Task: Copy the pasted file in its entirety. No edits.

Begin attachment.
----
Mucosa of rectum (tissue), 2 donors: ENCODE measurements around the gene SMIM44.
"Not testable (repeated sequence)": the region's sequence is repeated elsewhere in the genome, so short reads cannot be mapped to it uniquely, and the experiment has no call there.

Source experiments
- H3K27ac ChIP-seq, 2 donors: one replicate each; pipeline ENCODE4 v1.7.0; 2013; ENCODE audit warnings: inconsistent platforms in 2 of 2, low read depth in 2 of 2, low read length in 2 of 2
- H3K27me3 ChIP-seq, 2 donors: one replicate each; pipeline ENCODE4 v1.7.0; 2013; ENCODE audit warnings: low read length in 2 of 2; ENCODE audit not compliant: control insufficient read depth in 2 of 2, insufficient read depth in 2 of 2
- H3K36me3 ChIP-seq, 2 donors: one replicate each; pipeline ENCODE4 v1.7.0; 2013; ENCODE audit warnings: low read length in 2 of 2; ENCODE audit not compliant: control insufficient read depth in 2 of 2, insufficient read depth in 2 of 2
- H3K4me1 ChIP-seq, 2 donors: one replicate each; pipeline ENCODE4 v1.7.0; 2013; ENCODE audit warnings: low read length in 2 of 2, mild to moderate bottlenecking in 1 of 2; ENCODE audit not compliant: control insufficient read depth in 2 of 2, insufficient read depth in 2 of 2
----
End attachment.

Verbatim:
Mucosa of rectum (tissue), 2 donors: ENCODE measurements around the gene SMIM44.
"Not testable (repeated sequence)": the region's sequence is repeated elsewhere in the genome, so short reads cannot be mapped to it uniquely, and the experiment has no call there.

Source experiments
- H3K27ac ChIP-seq, 2 donors: one replicate each; pipeline ENCODE4 v1.7.0; 2013; ENCODE audit warnings: inconsistent platforms in 2 of 2, low read depth in 2 of 2, low read length in 2 of 2
- H3K27me3 ChIP-seq, 2 donors: one replicate each; pipeline ENCODE4 v1.7.0; 2013; ENCODE audit warnings: low read length in 2 of 2; ENCODE audit not compliant: control insufficient read depth in 2 of 2, insufficient read depth in 2 of 2
- H3K36me3 ChIP-seq, 2 donors: one replicate each; pipeline ENCODE4 v1.7.0; 2013; ENCODE audit warnings: low read length in 2 of 2; ENCODE audit not compliant: control insufficient read depth in 2 of 2, insufficient read depth in 2 of 2
- H3K4me1 ChIP-seq, 2 donors: one replicate each; pipeline ENCODE4 v1.7.0; 2013; ENCODE audit warnings: low read length in 2 of 2, mild to moderate bottlenecking in 1 of 2; ENCODE audit not compliant: control insufficient read depth in 2 of 2, insufficient read depth in 2 of 2